Updated: Apr 5
A new term of postnatal depletion was coined by an Australian Doctor, Oscar Serralach, MD a few years back. It describes constellation of symptoms that can occur after pregnancies (usually multiple pregnancies), where the body takes a long time to fully recover energetically, hormonally and emotionally.
The science behind the diagnosis is that during pregnancy, a mother’s body becomes depleted of several key nutrients especially iron, zinc, vitamin B12, folate, iodine and selenium, as well as omega-3 fats like DHA, in order to support the baby’s growth and development in-utero. This depletion is compounded with each pregnancy, especially if they are close together with extended periods of breastfeeding, you have had twins, or if you had hyperemesis (extreme nausea and vomiting in pregnancy).
Resulting symptoms can include:
Feeling un-refreshed from sleep
Exercise intolerance (meaning that you feel worse after exercise)
Weight gain or loss
Hair loss, dry skin
Low mood or anxiety
The key here, is that these are new symptoms that have developed after having children, and were not present before. These symptoms are quite general, and there are also many other conditions that express similarly, so we must first rule out things like hypothyroidism, low-iron levels, insulin resistance and more. Please do not self-diagnose without checking things out with your healthcare provider.
On a positive note, this is an issue that can be largely prevented, and there is support for you wherever you are in this spectrum – whether you are just a few months post-partum and feeling depleted, or 5 years post-pregnancies and feel like your body still hasn’t fully recovered.
Below are some simple tips to protect you from postnatal depletion.
Ensure a balanced diet with extra focus on protein intake, healthy fats and plenty of vegetables.
Take a good quality prenatal vitamin.
Supplement with omega-3 fats, especially DHA through the 2nd and 3rd
Watch your stress and your sleep. Listen to your body’s extra need for rest.
In the 1st year Postpartum
All of the above plus:
In the first month postpartum, rest. This means spending lots of time in bed, minimal outings, and delegating all cooking, cleaning and laundry. Your body needs this time to rest and recover from childbirth.
Build in support networks so you do have some breaks and recovery time. This may mean calling on extra family support, hiring a babysitter for a few hours a week, or delegating household duties to free up some time for extra self-care.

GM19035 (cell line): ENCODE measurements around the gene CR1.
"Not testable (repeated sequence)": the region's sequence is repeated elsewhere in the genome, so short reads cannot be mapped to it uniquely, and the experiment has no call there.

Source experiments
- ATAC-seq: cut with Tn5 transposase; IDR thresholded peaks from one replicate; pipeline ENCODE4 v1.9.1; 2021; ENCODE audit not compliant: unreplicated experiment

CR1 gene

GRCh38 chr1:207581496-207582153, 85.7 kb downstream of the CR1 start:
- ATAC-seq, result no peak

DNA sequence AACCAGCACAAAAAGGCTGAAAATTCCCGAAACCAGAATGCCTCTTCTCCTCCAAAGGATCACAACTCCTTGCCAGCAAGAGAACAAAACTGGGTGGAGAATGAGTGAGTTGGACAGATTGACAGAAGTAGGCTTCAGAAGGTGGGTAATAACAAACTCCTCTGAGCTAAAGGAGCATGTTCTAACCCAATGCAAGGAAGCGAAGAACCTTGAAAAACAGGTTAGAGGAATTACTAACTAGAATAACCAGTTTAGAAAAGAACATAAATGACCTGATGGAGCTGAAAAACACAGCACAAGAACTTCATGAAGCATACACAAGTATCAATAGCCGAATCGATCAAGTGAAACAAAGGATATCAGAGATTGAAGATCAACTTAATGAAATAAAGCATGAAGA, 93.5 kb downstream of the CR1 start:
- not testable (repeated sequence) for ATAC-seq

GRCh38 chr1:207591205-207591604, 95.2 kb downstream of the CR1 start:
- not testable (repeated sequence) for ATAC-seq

Prioritize sleep. This usually means going to bed earlier to make up for the interruptions, but in the first month also includes taking naps.
Do not start back on high-intensity exercise too soon. Ease into it gently.
Continue to take your multivitamins and omega-3 supplements. They are even more important now!
Get tested for iron levels, vitamin B12 and thyroid function if you are feeling especially fatigued.
If you suspect you may be experiencing postnatal depletion, and you are more than one year postpartum, there is still plenty of support for a full recovery.
Support after 1 year Postpartum
Ensure a balanced, nutrient-dense diet. I know that when you have small children, your own nutritional needs have fallen lower on the priority list.
Take an excellent quality multivitamin and fish oil supplement for basic nutrient repletion.
Assess for adrenal function, thyroid function, deficiencies of iron and vitamin B12.
Reset sleep rhythms. Often night-time cortisol levels are still high, especially if you have had babies who are poor sleepers.
Tone down exercise intensity until the body is fully repleted. Gentle to moderate exercise is best at this time, while overdoing it can cause more depletion.
When I first read about postnatal depletion, it was excellent confirmation for the fatigue that I see in many women in the years after pregnancies. The bottom line is that we need to remember our own self-care when we are parents, as well as excellent care for our children.
Remember, there are many effective ways to resolve this fatigue and depletion. Learn more about how we can support your health during pregnancy and postpartum.
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